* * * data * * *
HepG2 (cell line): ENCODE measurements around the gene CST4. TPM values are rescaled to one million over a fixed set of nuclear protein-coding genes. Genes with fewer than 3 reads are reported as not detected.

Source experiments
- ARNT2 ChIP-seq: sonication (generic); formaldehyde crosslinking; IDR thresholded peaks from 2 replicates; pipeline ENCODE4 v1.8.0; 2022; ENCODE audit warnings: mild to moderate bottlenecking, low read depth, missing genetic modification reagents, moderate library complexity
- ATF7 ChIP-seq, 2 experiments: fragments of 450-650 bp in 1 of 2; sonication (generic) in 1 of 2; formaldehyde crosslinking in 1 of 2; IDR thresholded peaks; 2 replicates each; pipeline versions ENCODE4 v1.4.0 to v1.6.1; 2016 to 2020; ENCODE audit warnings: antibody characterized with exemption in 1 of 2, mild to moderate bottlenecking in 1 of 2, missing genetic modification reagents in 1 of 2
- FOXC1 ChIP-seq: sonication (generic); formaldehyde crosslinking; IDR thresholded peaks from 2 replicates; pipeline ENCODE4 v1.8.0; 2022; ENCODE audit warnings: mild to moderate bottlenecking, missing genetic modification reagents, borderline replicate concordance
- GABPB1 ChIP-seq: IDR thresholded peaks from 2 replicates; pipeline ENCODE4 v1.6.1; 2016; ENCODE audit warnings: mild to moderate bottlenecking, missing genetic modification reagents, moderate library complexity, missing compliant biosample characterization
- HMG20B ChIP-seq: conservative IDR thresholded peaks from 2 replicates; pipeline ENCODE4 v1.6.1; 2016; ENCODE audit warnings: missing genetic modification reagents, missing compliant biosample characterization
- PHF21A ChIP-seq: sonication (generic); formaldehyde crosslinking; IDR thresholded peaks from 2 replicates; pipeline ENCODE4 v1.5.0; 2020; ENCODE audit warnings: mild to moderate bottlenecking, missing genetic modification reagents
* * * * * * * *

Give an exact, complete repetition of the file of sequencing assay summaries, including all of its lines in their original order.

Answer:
HepG2 (cell line): ENCODE measurements around the gene CST4. TPM values are rescaled to one million over a fixed set of nuclear protein-coding genes. Genes with fewer than 3 reads are reported as not detected.

Source experiments
- ARNT2 ChIP-seq: sonication (generic); formaldehyde crosslinking; IDR thresholded peaks from 2 replicates; pipeline ENCODE4 v1.8.0; 2022; ENCODE audit warnings: mild to moderate bottlenecking, low read depth, missing genetic modification reagents, moderate library complexity
- ATF7 ChIP-seq, 2 experiments: fragments of 450-650 bp in 1 of 2; sonication (generic) in 1 of 2; formaldehyde crosslinking in 1 of 2; IDR thresholded peaks; 2 replicates each; pipeline versions ENCODE4 v1.4.0 to v1.6.1; 2016 to 2020; ENCODE audit warnings: antibody characterized with exemption in 1 of 2, mild to moderate bottlenecking in 1 of 2, missing genetic modification reagents in 1 of 2
- FOXC1 ChIP-seq: sonication (generic); formaldehyde crosslinking; IDR thresholded peaks from 2 replicates; pipeline ENCODE4 v1.8.0; 2022; ENCODE audit warnings: mild to moderate bottlenecking, missing genetic modification reagents, borderline replicate concordance
- GABPB1 ChIP-seq: IDR thresholded peaks from 2 replicates; pipeline ENCODE4 v1.6.1; 2016; ENCODE audit warnings: mild to moderate bottlenecking, missing genetic modification reagents, moderate library complexity, missing compliant biosample characterization
- HMG20B ChIP-seq: conservative IDR thresholded peaks from 2 replicates; pipeline ENCODE4 v1.6.1; 2016; ENCODE audit warnings: missing genetic modification reagents, missing compliant biosample characterization
- PHF21A ChIP-seq: sonication (generic); formaldehyde crosslinking; IDR thresholded peaks from 2 replicates; pipeline ENCODE4 v1.5.0; 2020; ENCODE audit warnings: mild to moderate bottlenecking, missing genetic modification reagents